Later Love

I’m a 54-year-old woman, so I come with accessories.

I wear glasses and compression socks and I suspect that orthopedic shoes are not too far over my blurry horizon. I sleep with a night guard so I don’t grind my teeth, a CPAP mask so I actually breathe, and wrist braces so I don’t hyperflex my wrists during the night and inflame my tendons. I also require a pile of pillows of various shapes to be comfortable in bed as I’m not as limber as in days of yore.

My medicine cabinet is full to overflowing with both prescriptions and over the counter remedies. There are certain foods that I absolutely love but will no longer eat because I’m not willing to bear the consequences, but I keep cures for those consequences on hand in case I forget. And, oh yeah, I keep a variety of lists because I can’t always count on my memory.

It has been a life well lived, and I have no regrets. I’m about as healthy as the average American my age.  You, too, will accumulate baggage as the years go by. Trust me. It’s all part of the process.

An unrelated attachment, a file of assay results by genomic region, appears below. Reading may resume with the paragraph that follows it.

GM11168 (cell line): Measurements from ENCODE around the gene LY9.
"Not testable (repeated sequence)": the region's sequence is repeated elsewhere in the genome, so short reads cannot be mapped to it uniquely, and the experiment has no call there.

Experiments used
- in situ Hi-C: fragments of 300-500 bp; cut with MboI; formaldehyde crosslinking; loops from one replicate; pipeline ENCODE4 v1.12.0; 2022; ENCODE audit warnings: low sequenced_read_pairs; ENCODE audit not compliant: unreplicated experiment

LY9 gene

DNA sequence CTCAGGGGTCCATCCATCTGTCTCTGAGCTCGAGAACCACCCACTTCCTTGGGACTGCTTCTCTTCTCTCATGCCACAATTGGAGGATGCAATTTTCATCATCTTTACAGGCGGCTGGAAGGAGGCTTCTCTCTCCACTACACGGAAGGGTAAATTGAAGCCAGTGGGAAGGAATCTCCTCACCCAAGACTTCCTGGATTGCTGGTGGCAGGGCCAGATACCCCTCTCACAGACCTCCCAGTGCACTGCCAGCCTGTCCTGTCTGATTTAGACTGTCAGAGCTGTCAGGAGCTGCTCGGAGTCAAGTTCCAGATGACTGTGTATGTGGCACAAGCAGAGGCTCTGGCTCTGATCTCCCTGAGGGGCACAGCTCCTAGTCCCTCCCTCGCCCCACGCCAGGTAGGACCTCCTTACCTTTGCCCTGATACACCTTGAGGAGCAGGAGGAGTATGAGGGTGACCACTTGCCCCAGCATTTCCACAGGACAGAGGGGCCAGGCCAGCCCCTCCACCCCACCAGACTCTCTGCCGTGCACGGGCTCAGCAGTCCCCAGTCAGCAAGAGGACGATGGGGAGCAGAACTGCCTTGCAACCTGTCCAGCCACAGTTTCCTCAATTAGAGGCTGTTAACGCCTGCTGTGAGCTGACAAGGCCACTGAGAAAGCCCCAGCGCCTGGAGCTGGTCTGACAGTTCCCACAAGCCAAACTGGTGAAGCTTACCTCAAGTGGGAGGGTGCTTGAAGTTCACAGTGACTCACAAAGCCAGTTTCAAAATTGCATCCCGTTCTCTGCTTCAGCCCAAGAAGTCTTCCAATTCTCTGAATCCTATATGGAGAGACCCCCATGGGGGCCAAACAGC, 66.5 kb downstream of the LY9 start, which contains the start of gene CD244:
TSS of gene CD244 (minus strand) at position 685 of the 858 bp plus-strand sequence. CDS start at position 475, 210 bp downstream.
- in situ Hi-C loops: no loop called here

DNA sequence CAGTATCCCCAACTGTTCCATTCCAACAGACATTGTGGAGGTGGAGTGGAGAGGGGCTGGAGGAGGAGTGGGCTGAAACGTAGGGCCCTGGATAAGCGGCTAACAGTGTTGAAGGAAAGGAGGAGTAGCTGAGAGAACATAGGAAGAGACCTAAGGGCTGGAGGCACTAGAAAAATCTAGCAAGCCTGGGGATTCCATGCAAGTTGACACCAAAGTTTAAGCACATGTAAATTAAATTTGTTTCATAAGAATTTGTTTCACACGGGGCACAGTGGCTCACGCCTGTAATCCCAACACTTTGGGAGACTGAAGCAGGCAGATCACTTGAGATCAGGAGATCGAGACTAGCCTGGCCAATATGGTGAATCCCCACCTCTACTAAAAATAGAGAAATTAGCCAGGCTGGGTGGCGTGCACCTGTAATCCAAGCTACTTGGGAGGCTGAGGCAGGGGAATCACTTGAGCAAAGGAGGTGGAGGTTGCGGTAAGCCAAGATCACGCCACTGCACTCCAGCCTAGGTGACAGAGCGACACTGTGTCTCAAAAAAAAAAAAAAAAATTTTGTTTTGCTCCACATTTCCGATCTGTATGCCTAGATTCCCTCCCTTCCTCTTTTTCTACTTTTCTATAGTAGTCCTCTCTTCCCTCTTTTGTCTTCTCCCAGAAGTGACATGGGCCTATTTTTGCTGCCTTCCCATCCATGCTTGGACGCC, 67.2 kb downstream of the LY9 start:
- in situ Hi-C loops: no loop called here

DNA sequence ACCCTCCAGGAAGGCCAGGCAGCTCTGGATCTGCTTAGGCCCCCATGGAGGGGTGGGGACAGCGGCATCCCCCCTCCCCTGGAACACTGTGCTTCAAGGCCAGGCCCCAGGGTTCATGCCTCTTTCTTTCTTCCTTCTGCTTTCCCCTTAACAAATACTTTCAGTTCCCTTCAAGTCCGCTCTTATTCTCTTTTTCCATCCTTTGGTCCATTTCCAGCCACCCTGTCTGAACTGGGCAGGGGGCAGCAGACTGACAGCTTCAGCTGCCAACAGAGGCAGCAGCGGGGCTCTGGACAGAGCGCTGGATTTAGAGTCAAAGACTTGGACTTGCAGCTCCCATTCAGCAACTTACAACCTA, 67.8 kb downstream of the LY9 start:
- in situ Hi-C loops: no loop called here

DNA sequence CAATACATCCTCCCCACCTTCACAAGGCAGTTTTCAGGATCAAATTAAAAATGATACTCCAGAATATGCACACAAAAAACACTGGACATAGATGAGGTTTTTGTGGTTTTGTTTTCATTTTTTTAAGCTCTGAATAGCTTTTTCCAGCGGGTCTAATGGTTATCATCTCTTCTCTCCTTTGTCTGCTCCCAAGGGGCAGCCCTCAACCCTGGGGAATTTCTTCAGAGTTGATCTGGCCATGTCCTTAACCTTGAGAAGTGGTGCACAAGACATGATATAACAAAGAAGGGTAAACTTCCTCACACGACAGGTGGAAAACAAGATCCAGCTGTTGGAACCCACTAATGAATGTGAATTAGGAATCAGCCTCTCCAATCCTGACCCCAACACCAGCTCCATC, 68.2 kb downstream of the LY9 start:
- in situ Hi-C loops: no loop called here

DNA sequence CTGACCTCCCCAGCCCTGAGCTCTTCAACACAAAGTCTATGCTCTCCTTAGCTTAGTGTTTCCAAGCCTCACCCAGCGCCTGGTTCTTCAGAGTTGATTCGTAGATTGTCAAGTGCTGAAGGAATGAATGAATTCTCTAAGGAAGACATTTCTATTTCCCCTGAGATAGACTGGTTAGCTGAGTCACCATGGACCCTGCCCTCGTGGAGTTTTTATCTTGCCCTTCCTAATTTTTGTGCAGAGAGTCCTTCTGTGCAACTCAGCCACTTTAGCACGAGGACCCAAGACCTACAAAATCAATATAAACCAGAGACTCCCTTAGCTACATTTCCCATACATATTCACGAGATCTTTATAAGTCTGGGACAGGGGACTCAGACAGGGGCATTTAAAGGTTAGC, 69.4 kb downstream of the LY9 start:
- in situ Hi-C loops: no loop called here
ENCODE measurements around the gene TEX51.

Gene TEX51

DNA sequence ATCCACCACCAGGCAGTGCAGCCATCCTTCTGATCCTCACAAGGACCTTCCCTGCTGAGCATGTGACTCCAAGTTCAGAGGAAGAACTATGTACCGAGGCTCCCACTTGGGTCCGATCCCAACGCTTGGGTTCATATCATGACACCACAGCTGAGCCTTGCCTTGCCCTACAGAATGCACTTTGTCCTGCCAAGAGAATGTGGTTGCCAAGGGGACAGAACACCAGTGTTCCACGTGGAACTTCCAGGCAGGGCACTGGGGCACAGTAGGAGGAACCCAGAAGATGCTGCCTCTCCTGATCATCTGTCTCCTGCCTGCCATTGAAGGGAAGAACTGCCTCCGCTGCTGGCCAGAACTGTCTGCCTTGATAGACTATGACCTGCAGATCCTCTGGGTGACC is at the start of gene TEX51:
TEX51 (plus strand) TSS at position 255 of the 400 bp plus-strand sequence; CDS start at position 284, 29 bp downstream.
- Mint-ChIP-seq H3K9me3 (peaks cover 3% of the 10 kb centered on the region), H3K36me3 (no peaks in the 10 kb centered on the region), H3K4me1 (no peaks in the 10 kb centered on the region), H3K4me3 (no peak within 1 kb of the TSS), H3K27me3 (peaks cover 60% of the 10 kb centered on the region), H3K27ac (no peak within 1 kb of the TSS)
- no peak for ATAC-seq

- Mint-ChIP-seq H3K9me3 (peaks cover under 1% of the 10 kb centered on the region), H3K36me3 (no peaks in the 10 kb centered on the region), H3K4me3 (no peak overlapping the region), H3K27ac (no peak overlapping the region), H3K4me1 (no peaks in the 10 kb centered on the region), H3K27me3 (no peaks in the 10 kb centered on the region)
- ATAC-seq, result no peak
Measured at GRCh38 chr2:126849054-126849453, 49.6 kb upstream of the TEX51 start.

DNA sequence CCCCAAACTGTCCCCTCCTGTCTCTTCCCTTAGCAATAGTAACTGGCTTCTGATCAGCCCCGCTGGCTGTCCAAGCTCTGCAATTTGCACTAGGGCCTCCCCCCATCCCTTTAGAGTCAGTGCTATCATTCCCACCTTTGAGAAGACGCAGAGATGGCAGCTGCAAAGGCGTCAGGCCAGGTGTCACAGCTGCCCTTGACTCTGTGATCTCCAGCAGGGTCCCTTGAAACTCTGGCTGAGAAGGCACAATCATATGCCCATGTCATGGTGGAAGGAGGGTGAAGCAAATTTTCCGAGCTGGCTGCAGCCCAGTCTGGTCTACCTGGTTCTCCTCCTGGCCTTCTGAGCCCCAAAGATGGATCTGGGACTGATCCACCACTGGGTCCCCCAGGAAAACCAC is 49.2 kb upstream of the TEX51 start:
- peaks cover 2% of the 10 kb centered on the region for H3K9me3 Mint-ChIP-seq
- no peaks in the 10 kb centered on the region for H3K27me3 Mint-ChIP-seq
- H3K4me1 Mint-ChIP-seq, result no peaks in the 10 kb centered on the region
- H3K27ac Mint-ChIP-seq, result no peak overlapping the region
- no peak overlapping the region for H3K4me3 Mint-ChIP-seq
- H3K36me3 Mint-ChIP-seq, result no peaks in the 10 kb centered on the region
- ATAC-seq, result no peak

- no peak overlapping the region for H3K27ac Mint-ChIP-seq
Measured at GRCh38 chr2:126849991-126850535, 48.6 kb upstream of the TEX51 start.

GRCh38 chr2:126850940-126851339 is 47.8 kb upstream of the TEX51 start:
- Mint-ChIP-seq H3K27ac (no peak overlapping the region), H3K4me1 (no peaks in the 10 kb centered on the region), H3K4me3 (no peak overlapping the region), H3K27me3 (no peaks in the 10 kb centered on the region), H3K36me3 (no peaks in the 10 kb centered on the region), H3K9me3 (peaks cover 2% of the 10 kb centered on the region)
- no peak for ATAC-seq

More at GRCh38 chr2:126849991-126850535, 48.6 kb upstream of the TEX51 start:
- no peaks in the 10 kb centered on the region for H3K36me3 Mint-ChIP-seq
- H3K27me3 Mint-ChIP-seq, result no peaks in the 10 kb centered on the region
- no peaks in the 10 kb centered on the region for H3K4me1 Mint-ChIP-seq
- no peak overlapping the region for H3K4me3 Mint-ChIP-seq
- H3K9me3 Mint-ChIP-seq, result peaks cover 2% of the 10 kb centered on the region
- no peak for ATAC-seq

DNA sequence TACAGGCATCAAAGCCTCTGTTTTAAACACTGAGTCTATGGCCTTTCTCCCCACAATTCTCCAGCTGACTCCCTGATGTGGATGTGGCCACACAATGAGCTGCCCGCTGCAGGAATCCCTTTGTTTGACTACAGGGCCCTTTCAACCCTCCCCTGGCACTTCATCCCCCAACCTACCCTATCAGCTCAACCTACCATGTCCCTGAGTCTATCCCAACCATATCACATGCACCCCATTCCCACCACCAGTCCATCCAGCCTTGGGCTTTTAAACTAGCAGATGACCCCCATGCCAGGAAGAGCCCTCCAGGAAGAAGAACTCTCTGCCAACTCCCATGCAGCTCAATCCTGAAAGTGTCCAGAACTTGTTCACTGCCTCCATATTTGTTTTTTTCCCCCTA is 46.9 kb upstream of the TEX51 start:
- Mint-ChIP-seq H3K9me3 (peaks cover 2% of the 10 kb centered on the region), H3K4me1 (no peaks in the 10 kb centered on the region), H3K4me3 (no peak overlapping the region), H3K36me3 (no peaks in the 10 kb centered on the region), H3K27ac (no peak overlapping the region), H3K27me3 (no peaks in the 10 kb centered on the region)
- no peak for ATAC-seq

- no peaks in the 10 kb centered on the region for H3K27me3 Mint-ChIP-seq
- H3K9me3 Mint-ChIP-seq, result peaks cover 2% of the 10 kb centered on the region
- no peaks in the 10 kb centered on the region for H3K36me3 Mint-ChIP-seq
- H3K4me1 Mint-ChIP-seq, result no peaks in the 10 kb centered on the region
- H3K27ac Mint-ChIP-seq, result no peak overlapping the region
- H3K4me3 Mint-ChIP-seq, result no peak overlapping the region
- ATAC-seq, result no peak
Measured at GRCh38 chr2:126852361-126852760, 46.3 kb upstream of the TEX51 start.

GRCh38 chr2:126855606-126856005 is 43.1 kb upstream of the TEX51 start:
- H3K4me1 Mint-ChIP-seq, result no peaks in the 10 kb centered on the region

I often look over at my husband with a certain level of awe, because we hooked up later in life, and that isn’t for the faint of heart. I cannot believe he managed to look beyond this massive pile of accessories and was actually able to see me as the catch that he believes that I am. That is a unique gift indeed, and I treasure it. I will never take that for granted.

I can’t imagine how May/December romances actually work. At least when you are with someone of a similar age, the nightstands on both sides of the bed are equally overwhelmed with flotsam. We each have our accoutrements, so neither of us feels unduly burdened. The scale of life is relatively balanced, and that’s such a comfort. When you start off together in the land of accessories, you don’t have to anticipate quite as many future surprises, and on the rare occasion when a surprise comes along, it isn’t quite as big of a shock. What you see is what you get.

Those of you still in your prime won’t yet understand this, but there’s nothing quite as romantic as the sound of two CPAP masks clinking together when you kiss good night. I wouldn’t have it any other way.

Clink.

aging hands

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